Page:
# CMPSCI 250 Discussion #8: Arithmetic Expressions

#### 7 November 2007

In this discussion we looked at recursive definition for arithmetic expressions, compared top-down and bottom-up definitions, and tried to write an expression evaluator.

In Section T.2 we had the following definition of arithmetic expressions, terms, and factors:

• An expression is either a term, or a term followed by "+" and an expression.
• A term is either a factor, or a factor followed by "×" and a term.
• A factor is either an atom, or an expression enclosed in parentheses.

This is a top-down recursive definition, unlike our recursive definitions for naturals or strings. The top-down definition translates much more easily to a recursive algorithm to determine whether a string is an expression, or to compute some recursively defined property of the expression like:

• The value of an atom is given by the method `evalAtom`.
• The value of a factor is the value of its atom or its expression.
• The value of a term is the value of its factor, or the value of its first factor times the value of the remaining term.
• The value of an expression is the value of its term, or the value of its first time plus the value of its remaining expression.

You're asked to build an expression evaluator using the following methods:

• `getToken()` removes and returns the next `Token` from the input. A `Token` is an atom or one of the characters in the set {+, ×, (, )}. If there is no next token or the next token is invalid, `getToken` throws an exception, which you need not handle.
• `eof()` returns `true` if and only if there are no tokens remaining in the input.
• `peek()` returns the `Token` object that is next in the input, without removing it from the input. It throws an exception if there is no such token. This method was not given to you in the actual discussion, and it should have been because you need it or something similar to solve the problem.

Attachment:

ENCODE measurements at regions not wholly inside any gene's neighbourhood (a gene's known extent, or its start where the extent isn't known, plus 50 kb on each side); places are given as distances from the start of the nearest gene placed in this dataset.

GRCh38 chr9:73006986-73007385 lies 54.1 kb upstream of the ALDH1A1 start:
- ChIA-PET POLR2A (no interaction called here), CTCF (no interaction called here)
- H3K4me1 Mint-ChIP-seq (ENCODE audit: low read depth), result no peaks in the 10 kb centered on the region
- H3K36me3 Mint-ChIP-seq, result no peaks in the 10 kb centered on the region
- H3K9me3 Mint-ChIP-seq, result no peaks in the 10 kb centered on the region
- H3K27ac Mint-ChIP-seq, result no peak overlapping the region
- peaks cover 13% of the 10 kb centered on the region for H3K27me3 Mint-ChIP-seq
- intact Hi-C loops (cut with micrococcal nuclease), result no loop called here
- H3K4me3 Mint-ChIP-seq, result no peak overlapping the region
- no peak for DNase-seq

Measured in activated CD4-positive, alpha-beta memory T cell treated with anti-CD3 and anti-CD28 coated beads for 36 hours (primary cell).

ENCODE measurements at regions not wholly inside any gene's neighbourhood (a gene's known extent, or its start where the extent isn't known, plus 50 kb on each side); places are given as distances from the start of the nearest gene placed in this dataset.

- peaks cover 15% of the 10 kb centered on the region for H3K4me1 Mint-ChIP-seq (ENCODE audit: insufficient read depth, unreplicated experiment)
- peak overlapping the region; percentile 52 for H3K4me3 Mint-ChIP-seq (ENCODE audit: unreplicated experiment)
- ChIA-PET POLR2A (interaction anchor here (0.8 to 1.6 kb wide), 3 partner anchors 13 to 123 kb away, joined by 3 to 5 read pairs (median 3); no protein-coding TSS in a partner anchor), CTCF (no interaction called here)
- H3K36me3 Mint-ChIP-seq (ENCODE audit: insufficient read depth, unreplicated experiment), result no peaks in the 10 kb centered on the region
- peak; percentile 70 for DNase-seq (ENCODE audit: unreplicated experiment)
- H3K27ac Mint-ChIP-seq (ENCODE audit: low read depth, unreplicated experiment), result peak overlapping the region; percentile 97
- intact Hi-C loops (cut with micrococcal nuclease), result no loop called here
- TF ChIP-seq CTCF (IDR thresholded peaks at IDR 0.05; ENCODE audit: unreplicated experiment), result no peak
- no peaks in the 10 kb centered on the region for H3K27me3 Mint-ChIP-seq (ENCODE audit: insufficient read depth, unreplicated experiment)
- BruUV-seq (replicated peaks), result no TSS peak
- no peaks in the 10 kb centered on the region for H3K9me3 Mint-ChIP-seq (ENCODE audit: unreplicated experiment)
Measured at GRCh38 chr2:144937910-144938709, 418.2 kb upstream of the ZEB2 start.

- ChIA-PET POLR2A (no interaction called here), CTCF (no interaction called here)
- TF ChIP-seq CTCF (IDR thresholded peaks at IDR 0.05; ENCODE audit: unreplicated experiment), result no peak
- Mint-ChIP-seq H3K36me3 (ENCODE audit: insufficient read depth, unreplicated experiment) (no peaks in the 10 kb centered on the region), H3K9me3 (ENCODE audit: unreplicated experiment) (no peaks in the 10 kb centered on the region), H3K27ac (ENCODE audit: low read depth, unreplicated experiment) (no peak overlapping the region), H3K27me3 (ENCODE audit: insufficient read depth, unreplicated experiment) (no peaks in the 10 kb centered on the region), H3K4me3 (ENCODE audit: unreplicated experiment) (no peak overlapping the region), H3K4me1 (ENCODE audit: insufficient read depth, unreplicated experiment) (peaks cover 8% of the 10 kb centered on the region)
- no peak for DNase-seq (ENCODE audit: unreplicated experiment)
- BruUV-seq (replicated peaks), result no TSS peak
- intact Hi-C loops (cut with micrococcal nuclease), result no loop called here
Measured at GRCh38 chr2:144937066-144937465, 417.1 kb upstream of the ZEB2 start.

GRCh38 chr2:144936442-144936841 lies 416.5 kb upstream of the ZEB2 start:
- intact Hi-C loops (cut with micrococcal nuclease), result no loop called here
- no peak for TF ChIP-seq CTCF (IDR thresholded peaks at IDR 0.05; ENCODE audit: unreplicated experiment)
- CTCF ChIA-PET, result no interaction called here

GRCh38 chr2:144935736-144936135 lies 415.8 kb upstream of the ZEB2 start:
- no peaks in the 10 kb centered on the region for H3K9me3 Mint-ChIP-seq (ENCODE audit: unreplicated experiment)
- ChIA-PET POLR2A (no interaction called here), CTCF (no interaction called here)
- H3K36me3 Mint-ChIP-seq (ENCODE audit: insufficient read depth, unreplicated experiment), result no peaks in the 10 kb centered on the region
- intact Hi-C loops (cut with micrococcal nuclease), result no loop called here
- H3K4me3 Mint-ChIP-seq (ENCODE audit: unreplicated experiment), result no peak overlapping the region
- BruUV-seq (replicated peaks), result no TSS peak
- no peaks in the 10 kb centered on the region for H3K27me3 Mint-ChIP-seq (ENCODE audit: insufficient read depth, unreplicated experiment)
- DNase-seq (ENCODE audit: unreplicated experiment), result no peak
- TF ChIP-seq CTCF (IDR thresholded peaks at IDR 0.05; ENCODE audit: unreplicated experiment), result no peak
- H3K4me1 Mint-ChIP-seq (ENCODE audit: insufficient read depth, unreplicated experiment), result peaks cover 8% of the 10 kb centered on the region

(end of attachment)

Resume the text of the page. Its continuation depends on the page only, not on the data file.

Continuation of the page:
• `isAtom`, `isPlus`, `isTimes`, `isLparen`, and `isRparen` are methods in the `Token` class that return `true` if the `Token` is an atom or is the given character.
• `evalAtom` is a method in the `Token` class that returns a `double` giving that token's value if it is an atom. It throws an exception if the token is a character rather than an atom -- your code should prevent this from happening.

### Writing Exercises:

1. Write a bottom-up definition for factors, terms, and expressions equivalent to the top-down definition given above.

• An atom is a factor.
• An expression in parentheses is a factor.
• A factor is a term.
• A factor, followed by "×" and a term, is a term.
• A term is an expression.
• A term, followed by "+" and an expression, is an expression.
2. Write a pseudo-Java method `evalExpression` that returns the `double` value of an expression as defined above, and throws an exception (probably from `getToken`) if the expression is not valid. The input comes from whatever source `getToken` is getting it from, and you should assume that the expression ends at the end of the input (in the text given in discussion I said you could stop at the first complete expression, but this is too easy if the expression starts with an atom). You will want to define methods `evalTerm` and `evalFactor`. Of course, without the peek method you didn't have the tools to solve this problem, but I hope the experience of working at it and the solution will be illuminating.

``````
double evalExpression()
{// evaluates and removes an expression from the input
double temp = evalTerm();
if (!eof() && peek().isPlus()) {
Token discard = getToken();
return temp + evalExpression();}
else return temp;}

double evalTerm()
{// evaluates and removes the next term from the input
double temp = evalFactor();
if (!eof() && peek().isTimes()) {
Token discard = getToken();